English 105i is a more specialized variant of the standard English 105 course. Both courses satisfy the Composition and Rhetoric (CR) Foundation requirement, and you are invited to take either course.
Underlying the course is the premise that members of the different communities have different ways of knowing and that these ways of knowing shape the ways members of the communities write. For example, an anthropologist and an English professor may examine the same text, but their interpretations of the text and their presentations of these interpretations to their peers may differ significantly. Assignments in these courses are coordinated so that students receive intensive training in communication within an academic discipline as they develop fundamental writing skills and practice oral communication. These sections are ideal for students who already have decided on a major. To select the appropriate English 105i course, match your major with one of the broad disciplinary areas below.
Writing in Business: A course designed specifically for students who plan to apply to the Business School. Students will be introduced to a variety of forms that serve specific business functions and will practice styles and formats that communicate information clearly and effectively in different business contexts.
Writing in Health and Medicine: This course is designed for students interested in the health sciences, including careers in medicine, nursing, pharmacy, and dentistry. Students will write case studies, proposals, reviews, and reports common in health science fields, with a focus on communicating clearly and persuasively about health topics.
Writing in the Humanities: A course designed specifically for students majoring in fields such as English, history, communication studies, philosophy, music, art, women’s studies, foreign languages, or cultural studies. Students will be introduced to several different disciplines within the humanities and learn their predominant methods of inquiry. Students will practice interpretive and reflective writing tasks that entail culture and its artifacts and will learn the skills and versatility needed to write effectively in the humanities.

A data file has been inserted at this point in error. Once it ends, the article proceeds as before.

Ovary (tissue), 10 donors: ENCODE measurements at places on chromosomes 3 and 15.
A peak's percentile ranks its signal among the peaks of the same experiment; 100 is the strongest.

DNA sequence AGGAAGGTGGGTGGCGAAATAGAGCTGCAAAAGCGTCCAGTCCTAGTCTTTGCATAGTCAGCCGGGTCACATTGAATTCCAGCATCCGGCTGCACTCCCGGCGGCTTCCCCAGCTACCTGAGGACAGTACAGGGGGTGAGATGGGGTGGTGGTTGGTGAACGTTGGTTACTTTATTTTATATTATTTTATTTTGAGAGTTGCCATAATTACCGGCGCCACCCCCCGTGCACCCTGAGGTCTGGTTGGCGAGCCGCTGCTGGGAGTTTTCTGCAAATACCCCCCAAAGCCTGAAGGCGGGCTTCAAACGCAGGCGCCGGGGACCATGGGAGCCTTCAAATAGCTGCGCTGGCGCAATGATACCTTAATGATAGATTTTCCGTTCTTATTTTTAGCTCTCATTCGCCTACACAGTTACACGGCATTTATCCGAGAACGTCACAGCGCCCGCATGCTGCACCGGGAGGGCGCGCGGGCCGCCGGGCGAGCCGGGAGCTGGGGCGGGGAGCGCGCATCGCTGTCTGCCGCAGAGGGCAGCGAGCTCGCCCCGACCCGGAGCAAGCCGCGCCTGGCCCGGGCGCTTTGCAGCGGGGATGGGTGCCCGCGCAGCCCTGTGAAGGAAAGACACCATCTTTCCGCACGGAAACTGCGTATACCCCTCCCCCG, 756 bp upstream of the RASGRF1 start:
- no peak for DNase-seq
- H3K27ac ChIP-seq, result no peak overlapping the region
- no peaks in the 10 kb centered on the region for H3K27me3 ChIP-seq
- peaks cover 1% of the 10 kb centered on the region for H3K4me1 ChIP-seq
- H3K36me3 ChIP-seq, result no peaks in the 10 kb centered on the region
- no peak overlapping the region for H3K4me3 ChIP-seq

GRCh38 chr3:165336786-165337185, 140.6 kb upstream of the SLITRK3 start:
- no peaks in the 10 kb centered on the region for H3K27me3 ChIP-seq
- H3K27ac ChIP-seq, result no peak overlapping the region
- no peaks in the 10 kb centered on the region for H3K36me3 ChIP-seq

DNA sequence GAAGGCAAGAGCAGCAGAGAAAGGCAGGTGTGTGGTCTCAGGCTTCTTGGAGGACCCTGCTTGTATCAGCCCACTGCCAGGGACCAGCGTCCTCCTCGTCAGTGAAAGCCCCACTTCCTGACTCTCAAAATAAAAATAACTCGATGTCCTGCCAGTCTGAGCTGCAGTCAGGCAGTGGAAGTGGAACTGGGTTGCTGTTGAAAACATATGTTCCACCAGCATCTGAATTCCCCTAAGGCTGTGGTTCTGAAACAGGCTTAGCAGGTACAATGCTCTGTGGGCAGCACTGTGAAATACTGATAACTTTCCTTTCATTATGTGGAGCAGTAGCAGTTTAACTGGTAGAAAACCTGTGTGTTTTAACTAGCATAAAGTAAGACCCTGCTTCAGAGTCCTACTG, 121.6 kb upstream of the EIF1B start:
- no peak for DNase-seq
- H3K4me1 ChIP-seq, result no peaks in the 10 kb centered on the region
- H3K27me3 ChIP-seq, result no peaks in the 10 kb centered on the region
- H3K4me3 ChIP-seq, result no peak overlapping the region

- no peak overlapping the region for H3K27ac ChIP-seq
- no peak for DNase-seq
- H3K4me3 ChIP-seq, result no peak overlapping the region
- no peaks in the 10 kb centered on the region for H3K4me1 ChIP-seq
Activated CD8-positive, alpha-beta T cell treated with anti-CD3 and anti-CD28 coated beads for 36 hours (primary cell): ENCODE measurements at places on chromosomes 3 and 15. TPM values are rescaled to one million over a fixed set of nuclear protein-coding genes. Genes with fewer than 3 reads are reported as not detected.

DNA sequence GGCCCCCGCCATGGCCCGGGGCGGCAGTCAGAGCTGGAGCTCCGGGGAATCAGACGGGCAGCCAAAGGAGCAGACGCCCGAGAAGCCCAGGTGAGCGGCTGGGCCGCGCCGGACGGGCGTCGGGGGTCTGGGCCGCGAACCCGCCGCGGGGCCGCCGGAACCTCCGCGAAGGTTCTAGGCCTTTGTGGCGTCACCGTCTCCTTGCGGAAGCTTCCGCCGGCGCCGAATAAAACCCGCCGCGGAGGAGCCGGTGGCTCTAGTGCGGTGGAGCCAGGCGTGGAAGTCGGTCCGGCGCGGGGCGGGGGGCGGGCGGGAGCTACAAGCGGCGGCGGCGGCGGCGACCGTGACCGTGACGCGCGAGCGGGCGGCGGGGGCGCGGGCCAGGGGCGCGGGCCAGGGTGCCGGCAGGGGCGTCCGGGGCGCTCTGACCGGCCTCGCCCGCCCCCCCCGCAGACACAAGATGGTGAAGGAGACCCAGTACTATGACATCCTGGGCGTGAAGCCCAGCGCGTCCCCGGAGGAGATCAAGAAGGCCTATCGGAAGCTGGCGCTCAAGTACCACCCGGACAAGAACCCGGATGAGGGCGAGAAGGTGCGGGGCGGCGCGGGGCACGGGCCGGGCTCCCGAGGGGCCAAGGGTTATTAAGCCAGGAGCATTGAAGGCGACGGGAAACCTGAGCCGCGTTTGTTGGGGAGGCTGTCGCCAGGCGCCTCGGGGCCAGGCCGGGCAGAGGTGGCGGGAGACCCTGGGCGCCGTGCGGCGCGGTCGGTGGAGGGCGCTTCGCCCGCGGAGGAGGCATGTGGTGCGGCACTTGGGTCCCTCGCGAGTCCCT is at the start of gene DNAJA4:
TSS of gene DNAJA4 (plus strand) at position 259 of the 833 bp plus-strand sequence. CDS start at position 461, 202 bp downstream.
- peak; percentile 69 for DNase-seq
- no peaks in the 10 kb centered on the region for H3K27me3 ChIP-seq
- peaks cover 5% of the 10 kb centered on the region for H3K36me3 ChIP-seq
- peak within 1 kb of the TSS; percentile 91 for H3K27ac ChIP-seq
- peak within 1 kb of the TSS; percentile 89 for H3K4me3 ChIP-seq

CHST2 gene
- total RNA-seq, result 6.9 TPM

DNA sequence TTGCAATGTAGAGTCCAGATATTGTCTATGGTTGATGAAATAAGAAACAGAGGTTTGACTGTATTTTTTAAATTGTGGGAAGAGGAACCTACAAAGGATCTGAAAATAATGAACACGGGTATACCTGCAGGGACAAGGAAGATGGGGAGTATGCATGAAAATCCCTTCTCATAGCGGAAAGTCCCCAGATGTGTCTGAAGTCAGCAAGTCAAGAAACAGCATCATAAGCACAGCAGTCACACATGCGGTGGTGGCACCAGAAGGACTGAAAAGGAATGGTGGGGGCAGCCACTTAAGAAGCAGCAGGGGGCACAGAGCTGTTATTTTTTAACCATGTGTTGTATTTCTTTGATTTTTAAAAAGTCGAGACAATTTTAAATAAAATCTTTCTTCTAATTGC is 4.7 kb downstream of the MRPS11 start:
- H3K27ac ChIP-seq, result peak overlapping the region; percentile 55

Writing in the Law: This course is designed for students interested in pursuing careers in law, politics, or public service. You will study techniques of argumentation, analyze speeches and legal cases, and learn how to harness the persuasive power of language. Assignments are designed to teach effective communication in all academic areas, but they will serve students especially well as they progress to law school.
Writing in the Natural Sciences: In this course, students will write several types of scientific documents common in the natural science disciplines (chemistry, biology, physics, etc.), such as lab reports, journal articles, and grant proposals, along with articles that interpret a scientific issue for the general public. Improving the clarity of their writing will help students throughout their academic careers, whether or not they ultimately enter scientific fields.
Writing in the Social Sciences: A course designed specifically for students majoring in fields such as psychology, sociology, anthropology, economics, political science, or education. Students will be introduced to several different disciplines within the social sciences and study their predominant methods of inquiry. Most disciplines in the social sciences focus on the systematic study of human behavior. Students will learn about methods of research, the types of evidence that are valued, and how to write to communicate effectively in the social sciences.
If you have questions about English 105i or are not sure which area your intended major falls into, please check with advising or contact Dr. Hilary Lithgow, the advisor for English.
Note for returning students: Effective fall 2012, these courses were renumbered as ENGL 105i.